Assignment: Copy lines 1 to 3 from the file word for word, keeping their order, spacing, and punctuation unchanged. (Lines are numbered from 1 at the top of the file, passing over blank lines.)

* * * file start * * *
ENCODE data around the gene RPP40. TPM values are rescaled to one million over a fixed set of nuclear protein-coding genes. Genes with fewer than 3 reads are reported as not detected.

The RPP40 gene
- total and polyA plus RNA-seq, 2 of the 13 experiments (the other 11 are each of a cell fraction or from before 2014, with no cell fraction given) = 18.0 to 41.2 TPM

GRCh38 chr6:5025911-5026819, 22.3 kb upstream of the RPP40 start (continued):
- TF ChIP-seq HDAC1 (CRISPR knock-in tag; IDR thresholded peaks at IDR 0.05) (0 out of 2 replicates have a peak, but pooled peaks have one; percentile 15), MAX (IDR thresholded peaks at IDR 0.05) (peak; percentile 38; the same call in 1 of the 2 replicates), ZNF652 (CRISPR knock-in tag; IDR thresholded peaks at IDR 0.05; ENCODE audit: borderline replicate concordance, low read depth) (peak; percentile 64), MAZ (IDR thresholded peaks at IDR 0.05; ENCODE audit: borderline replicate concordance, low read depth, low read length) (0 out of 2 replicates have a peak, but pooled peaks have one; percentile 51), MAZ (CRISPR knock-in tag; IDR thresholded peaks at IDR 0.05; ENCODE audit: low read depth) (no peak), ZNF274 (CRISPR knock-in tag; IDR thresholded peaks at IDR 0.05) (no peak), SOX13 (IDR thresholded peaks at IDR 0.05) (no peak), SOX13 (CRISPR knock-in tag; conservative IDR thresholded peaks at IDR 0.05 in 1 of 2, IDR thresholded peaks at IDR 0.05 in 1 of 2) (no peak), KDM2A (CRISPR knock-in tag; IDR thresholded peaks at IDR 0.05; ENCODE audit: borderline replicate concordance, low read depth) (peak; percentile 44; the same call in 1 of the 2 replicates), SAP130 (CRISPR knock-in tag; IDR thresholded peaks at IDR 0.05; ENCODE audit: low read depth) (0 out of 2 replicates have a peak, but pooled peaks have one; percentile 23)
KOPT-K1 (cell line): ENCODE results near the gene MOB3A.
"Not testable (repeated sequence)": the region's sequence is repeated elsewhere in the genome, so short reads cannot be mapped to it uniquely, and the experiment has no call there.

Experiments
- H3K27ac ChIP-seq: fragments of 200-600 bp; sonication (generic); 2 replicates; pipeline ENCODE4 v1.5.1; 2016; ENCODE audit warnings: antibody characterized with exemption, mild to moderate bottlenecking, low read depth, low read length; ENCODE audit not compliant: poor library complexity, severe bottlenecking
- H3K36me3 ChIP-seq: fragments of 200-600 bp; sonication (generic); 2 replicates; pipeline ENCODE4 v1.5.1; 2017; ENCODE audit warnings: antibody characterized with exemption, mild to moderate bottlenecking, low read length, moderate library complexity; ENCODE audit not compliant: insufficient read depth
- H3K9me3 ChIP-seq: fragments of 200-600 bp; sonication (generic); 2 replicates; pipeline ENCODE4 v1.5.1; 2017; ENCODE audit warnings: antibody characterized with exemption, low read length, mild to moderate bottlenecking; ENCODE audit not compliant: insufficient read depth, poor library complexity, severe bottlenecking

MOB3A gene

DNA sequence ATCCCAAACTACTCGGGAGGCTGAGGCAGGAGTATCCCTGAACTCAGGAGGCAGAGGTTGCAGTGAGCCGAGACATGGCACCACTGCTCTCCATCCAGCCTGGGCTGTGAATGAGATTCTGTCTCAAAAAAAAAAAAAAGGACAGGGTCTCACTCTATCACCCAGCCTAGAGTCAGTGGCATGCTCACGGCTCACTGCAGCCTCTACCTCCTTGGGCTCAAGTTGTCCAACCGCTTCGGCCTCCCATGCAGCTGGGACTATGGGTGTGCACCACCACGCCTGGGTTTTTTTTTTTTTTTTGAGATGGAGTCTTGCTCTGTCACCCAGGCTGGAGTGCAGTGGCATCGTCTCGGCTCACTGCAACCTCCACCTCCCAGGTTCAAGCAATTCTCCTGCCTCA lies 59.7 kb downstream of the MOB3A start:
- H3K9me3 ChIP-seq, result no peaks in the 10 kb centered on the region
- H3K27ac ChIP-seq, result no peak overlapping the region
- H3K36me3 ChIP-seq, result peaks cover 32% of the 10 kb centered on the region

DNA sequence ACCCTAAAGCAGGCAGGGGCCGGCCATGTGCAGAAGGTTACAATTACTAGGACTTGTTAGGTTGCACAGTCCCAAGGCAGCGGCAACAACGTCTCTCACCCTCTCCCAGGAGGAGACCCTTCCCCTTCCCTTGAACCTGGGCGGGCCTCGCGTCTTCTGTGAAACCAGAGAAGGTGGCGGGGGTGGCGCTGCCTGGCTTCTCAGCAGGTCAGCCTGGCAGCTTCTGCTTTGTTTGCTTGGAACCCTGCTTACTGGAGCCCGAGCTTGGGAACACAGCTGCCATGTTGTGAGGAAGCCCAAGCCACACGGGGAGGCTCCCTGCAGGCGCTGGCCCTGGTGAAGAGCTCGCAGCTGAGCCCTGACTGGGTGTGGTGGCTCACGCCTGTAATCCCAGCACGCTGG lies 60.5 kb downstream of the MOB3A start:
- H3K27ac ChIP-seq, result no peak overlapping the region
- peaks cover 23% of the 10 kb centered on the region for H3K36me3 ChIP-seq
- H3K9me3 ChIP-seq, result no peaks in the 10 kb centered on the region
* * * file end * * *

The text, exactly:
ENCODE data around the gene RPP40. TPM values are rescaled to one million over a fixed set of nuclear protein-coding genes. Genes with fewer than 3 reads are reported as not detected.

The RPP40 gene
- total and polyA plus RNA-seq, 2 of the 13 experiments (the other 11 are each of a cell fraction or from before 2014, with no cell fraction given) = 18.0 to 41.2 TPM